Holography is one of the more dramatic forms of photography, in which a three-dimensional image is stored on a photographic plate in the form of interference fringes. Researchers at Purdue University in Indiana have developed a different approach, in which a 3D image is stored in a structure of thousands of V-shaped nanoantennas etched into an ultrathin gold foil. The new approach dramatically shrinks the size of a hologram, potentially enabling photonic and plasmonic devices and optical switches small enough to be integrated into computer chips.
A transmission hologram is viewed by passing light through the pattern of amplitude and phase changes recorded within a photographic emulsion. The transmitted light, in passing through the emulsion, is converted into an accurate replica of the light field corresponding to the light scattered from the original object. Alexander Kildishev, an Associate Professor of Electrical and Computer Engineering at Purdue University, recognized that this same feat can be accomplished by using a planar array of antennas to substitute for the photographic emulsion.
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An antenna absorbs passing electromagnetic waves by converting them into electrical currents in its structure. These electrical currents then cause the antenna to reemit the original signal. However, this process does not occur with 100 percent efficiency, so the amplitude of the wave on the far side of an antenna has changed. The re-emission also does not take place instantly; a time delay is involved which changes the phase of the original wave. If you have an array of antennas, each of which produces carefully adjusted amplitude and phase variations, they can collectively supply the information required to reconstruct a holographic 3D image.
The picture above shows the workings of a holographic prism using the new Purdue design. Light is moving upward in the figure, with the colors indicating the local phase of the light. Initially, the light is moving through the lower glass layer, with the wavefront oriented along the dashed white line, so the motion of the wave is slightly to the right of vertical. When the light hits the nanoantenna layer, the various shapes of nanoantennas shown at the bottom provide different degrees of phase shift. The result in this simple case is that the light is refracted so that it moves about 30 degrees left of a vertical path. Quite profound modifications of the incident light can be accomplished using more complex patterns of nanoantennas.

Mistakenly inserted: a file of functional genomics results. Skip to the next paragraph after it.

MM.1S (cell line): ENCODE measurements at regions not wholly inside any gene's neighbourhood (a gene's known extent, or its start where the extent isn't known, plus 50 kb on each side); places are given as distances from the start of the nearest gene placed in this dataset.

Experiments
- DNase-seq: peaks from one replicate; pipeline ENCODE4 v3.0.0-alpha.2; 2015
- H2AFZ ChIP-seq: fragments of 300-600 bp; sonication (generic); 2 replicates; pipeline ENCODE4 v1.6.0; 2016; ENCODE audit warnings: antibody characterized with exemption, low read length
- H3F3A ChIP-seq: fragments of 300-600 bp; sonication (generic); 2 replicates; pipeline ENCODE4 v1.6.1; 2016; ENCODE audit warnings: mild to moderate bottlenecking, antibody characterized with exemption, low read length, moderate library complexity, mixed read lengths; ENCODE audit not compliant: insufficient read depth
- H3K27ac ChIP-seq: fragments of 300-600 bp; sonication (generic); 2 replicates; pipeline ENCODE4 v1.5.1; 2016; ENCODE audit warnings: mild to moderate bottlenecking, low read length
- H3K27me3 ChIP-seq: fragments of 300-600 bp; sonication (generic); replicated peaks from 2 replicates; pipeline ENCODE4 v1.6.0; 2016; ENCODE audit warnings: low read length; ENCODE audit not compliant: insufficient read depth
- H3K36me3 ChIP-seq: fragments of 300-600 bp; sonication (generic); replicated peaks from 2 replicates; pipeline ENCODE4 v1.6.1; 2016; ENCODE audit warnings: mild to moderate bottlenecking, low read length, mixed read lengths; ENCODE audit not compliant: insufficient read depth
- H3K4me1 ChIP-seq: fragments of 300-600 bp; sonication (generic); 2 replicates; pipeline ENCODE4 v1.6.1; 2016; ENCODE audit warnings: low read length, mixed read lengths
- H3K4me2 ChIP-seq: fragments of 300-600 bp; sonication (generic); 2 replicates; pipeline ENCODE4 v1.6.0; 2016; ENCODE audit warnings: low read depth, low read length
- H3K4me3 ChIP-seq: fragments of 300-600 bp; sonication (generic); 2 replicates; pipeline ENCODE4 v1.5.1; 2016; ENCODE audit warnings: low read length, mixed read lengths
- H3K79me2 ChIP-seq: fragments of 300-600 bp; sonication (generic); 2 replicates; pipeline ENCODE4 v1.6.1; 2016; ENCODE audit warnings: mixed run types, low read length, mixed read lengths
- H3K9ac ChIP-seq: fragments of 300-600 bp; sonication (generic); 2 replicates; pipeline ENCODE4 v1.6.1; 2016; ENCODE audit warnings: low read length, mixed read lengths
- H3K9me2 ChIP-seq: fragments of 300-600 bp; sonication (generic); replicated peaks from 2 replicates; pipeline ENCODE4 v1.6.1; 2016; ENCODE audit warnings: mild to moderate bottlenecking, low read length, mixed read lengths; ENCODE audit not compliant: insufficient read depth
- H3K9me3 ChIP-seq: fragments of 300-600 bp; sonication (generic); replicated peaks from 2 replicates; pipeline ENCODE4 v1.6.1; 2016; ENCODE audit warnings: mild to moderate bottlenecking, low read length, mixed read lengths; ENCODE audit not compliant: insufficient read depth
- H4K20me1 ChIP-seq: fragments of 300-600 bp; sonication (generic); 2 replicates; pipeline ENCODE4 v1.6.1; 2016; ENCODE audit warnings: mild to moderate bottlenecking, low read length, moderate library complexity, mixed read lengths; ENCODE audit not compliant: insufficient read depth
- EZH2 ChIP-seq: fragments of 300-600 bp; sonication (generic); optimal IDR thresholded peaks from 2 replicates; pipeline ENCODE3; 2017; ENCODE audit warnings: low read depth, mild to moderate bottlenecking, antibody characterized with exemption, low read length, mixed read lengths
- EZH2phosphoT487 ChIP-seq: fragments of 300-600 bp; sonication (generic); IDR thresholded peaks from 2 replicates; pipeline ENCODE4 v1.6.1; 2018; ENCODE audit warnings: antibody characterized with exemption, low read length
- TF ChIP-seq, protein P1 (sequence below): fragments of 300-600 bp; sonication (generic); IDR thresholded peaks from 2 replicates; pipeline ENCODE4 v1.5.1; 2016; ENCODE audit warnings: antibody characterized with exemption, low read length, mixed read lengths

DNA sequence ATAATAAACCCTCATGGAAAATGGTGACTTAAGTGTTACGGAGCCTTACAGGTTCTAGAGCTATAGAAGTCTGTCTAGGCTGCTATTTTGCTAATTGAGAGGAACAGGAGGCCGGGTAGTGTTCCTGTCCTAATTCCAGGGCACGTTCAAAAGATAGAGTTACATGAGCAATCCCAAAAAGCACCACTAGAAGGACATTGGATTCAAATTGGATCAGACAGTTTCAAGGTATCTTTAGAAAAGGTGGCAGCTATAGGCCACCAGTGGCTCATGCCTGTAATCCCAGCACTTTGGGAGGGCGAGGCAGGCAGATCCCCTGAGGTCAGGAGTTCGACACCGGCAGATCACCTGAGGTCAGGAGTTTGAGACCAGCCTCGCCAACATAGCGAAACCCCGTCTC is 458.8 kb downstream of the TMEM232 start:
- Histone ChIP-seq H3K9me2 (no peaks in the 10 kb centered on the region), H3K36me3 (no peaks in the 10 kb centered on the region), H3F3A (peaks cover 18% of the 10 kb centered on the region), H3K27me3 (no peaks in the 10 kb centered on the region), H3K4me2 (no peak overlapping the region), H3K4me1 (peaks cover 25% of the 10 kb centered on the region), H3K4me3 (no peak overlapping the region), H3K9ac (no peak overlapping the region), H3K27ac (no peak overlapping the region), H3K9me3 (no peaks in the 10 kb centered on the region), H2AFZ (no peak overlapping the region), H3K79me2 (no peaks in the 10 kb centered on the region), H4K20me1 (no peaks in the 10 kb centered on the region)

Nanoantenna holograms not only provide a way to store and display 3D images, but also represent one of the most flexible resources for directing light within optical devices and systems. However, for many such applications conventional holograms are too bulky, and create their images at too great a distance for easy integration into, for example, micro-scale optical computers.
Plasmonic metamaterials offer great potential for such applications. A plasmon (more properly a surface plasmon polariton) is a hybrid excitation between light and surface electrons at a metal surface. As the electrons move slower than light, a plasmon has a smaller wavelength than did the light whose information it carries. Such structures enable subwavelength optical devices to be used in a host of applications.
Holograms can be made using plasmonic metamaterials by fabricating an array of nanoantennas in a thin (30 nm) gold film on a glass surface. For imaging in red light, each antenna is about 100 nm in size, and has a shape designed to provide a desired amplitude and phase shift at its location. As the red light used in the Purdue experiments has a wavelength of 676 nm (the source is a krypton-argon gas laser), the nanoantennas are far smaller than the light photons. However, they are just the right size to phase shift red surface plasmons.
Once the nanoantenna array is formed using ion beam milling, laser light is transmitted through the sheet of nanoantennas, to create a hologram which is 10 microns above the metasurface. As a demonstration, the scientists created a hologram of the word PURDUE, which was less than 100 microns wide, or about the width of a human hair. The width of the optical lines making up the letters is about a micron in size, a remarkable resolution for a red light hologram whose nanoantenna structure measures only about 20 wavelengths across the entire letter.
The Purdue research team has demonstrated a remarkable new method for controlling light using plasmonic metasurfaces. Nanophotonic devices fabricated using such structures could provide a class of devices capable of using single photons in switching or routing for advanced optical computers, combining the enormous bandwidth of optical signals with the compressed wavelengths of surface plasmons. The result could be a generation of substantially faster computers and telecommunication photonics, as well as new sensors and high-resolution displays.
The team's research is published in the journal Nature Communications.
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